Afghanistan's Competitive Pilgrims
|Publisher||Institute for War and Peace Reporting|
|Publication Date||4 December 2012|
|Citation / Document Symbol||ARR Issue 444|
|Cite as||Institute for War and Peace Reporting, Afghanistan's Competitive Pilgrims, 4 December 2012, ARR Issue 444, available at: http://www.refworld.org/docid/50c1b82a2.html [accessed 23 July 2014]|
In Afghanistan, as in other Muslim countries, pilgrims returning from the annual Hajj are greeted with open arms – but here they are expected to reciprocate with lavish entertainment that some view as inappropriate.
In recent weeks, Afghans have been arriving home after joining the Hajj, the pilgrimage to Mecca in Saudi Arabia, which this year took place in October.
Performing the Hajj is one of five central duties for Muslims who are able and can afford to go. About 30,000 Afghans make the trip in the course of a year, and for many the expense makes it a once-in-a-lifetime experience.
On their return, the pilgrims or "hajjis" are met by friends and relatives, but custom dictates that they spend the next few weeks receiving guests, hosting feasts and handing out gifts.
Some people regret that instead of marking an act of piety, the celebrations have become a form of ostentation.
Hajji Mohammad Yaqub, 60, says that since returning to his home in Nangarhar province in eastern Afghanistan, he has spent 6,000 US dollars on entertaining.
"I had to do it," he said. "I would have spent the money whether I liked it or not, because it's a matter of your cousins and the village. People would laugh at you if you didn't bring them presents, arrange free lunches, and play host to people for a month. It's tradition.
Yaqub acknowledged that the costs of putting on a good show mounted up.
"The cost of the Hajj plus the gifts, lunches, and hospitality can add up to 12,000 or 13,000 dollars, and it's very hard for poor people like us to earn that amount of money," he said. "But what else can we do? We have to find it."
Zainaba, a pupil at Bibi Hawa High School in the provincial centre Jalalabad, recalled what happened when a hajji returned to her neighbourhood.
"Dishes of food were cooked in the alley for several days, and people would come for lunch. It created problems for all the neighbours – women and children weren't able to get through," she said. "Going on the Hajj is an obligation, but people have turned tradition into an obligation that they place on themselves."
Families try to outdo one another when they go to meet the returning pilgrims, with as large a convoy of highly-decorated cars as they can get hold of.
Lal Mir, a resident of Nangarhar's Batikot district, has lined up eight cars to welcome his father back, twice as many as were there for his cousin last year.
As he decked out his Toyota Corolla with plastic flowers, he said the convoy was a matter of pride.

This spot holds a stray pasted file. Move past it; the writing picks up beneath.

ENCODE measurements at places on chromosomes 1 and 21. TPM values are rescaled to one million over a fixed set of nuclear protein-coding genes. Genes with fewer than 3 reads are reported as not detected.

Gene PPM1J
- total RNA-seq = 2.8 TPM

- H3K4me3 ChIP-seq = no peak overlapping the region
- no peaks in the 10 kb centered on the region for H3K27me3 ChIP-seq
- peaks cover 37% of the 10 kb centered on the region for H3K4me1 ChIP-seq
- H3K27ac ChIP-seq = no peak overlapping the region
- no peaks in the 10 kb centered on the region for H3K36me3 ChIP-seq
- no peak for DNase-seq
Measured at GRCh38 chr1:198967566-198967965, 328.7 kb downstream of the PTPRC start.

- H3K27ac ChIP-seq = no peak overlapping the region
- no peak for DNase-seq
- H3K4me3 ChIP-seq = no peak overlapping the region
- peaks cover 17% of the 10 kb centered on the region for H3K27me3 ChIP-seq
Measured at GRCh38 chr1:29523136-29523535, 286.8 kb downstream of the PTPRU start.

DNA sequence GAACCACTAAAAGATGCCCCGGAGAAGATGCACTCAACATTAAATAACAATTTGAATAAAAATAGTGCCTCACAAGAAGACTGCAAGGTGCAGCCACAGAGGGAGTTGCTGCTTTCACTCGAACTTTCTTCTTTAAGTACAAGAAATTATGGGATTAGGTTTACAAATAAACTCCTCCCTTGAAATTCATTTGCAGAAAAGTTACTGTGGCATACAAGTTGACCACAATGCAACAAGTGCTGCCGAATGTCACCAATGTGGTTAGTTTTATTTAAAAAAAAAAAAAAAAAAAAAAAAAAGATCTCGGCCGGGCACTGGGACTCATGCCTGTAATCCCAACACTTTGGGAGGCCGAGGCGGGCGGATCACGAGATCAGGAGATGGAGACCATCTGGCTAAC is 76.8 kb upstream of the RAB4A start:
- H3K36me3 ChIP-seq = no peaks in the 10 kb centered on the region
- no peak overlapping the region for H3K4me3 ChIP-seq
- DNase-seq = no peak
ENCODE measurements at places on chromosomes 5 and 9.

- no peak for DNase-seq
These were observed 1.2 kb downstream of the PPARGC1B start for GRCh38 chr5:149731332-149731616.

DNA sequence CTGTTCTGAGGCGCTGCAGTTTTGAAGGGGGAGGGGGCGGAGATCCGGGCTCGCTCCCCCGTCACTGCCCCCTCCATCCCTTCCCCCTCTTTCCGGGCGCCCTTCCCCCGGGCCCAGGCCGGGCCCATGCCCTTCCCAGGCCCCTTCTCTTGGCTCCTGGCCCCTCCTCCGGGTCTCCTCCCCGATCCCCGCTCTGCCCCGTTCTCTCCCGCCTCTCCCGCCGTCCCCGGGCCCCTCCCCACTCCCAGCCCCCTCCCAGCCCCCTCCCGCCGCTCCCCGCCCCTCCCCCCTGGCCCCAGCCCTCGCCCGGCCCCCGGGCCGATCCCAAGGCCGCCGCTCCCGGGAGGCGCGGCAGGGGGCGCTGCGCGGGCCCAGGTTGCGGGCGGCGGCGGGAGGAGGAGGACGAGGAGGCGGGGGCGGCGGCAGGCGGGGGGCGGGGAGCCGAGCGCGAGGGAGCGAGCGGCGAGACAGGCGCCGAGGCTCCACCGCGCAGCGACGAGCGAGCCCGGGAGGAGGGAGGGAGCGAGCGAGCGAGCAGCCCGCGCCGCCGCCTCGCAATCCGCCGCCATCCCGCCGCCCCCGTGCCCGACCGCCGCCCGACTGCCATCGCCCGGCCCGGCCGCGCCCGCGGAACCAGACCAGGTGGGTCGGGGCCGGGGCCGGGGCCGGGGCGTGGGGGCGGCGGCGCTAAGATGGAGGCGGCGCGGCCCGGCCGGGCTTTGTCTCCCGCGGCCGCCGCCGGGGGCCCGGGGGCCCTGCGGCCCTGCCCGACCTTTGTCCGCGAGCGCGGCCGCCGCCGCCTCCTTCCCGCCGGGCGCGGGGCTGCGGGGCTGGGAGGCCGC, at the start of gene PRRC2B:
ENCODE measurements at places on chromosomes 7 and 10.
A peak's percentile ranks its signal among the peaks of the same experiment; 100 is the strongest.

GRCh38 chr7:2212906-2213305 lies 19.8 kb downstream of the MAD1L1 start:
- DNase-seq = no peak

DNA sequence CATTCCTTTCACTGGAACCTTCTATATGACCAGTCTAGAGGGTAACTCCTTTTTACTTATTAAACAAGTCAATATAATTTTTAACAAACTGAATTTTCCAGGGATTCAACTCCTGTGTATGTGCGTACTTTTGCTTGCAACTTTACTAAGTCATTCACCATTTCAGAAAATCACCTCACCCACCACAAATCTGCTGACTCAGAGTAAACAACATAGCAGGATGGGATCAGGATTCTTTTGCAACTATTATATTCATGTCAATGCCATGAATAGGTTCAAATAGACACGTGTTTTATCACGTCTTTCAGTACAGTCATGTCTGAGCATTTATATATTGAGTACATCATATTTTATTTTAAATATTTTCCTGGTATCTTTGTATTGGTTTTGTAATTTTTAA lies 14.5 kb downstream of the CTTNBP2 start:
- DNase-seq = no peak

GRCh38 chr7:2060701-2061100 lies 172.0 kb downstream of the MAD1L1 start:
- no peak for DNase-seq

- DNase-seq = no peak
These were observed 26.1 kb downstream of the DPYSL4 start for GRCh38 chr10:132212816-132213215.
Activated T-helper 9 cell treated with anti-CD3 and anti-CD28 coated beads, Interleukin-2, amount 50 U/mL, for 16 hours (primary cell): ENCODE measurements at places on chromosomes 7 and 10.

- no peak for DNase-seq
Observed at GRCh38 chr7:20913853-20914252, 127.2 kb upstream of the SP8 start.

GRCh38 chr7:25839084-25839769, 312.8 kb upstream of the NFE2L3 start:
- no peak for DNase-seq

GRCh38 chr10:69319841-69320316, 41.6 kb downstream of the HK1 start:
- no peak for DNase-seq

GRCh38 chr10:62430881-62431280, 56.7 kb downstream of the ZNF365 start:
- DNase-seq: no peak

"It's a great source of happiness," he explained. "This is what people earn money for. This is what people work for, so that they can walk tall among cousins and friends."
On their way back with the hajji, the cars often race each other, and accidents are not uncommon.
Shawali, a student of law and political science at Jalalabad's Ariana University, recalled a trip he took in one of these convoys.
"There were seven or eight cars, and they kept overtaking each other along the way. Suddenly there was a car in front of us – our driver tried to swerve but he had an accident and the car crashed. My head and leg were injured. There were five passengers in our car and all of us were as good as dead," he said.
There are other risks too, given Afghanistan's dangerous security environment. On November 29, a roadside bomb killed ten civilians, including a woman and five children, in Uruzgan province. The party was travelling to visit recently-returned Hajjis.
The head of the Shariah law faculty at Nangarhar University, Sayed Ahmad Fatemi said the competitive show of wealth was contrary to the spirit of Islam.
"In the next world, people will be asked about how they earned their money and how they spent it. Man is not free to make and spend money [at will] – people should spend neither so little nor so much that it harms themselves and society," he said.
Nabi Basirat, who lectures in law and political science at Nangarhar university, said it was certainly permissible to bring back gifts for friends, but other customs like the feasts and convoys of decorated cars were not in keeping with Islam, as well as being bad for Afghan society given the state of the economy.
Abdul Qayum Mashwani, a member of Afghanistan's Academy of Sciences, interviewed while attending a lunch laid on by a hajji, said, "These negative traditions place an economic burden on people, and prevent them from performing the central obligation [Hajj]. I know many people who have failed to perform the Hajj because of these customs."
Mashwani said that if he went on the Hajj himself, he would not say anything, and would just tell friends he was going on a trip.
Nangarhar resident Fatema agreed that the post-Hajj festivities were not grounded in religion.
"A friend of mine returned from Hajj a few days ago, but I haven't been to see her yet – it would take up her time and be a bother for me," she said.
People who are in a position to get the money together for the Hajj journey are often put off by the thought of the costs they would have to bear afterwards.
Moalem Mohammad Ghani, a shopkeeper in Mehtarlam, a town in Laghman province just north of Nangarhar, is among them.
"I can afford to carry out the Hajj obligation, but I can't afford the other things that people have made into obligations, like bringing back gifts, prayer cloths and clothing, and hosting lunches," he said. "More money is spent on these things than on the Hajj itself. And if you don't do them, people will speak ill of you."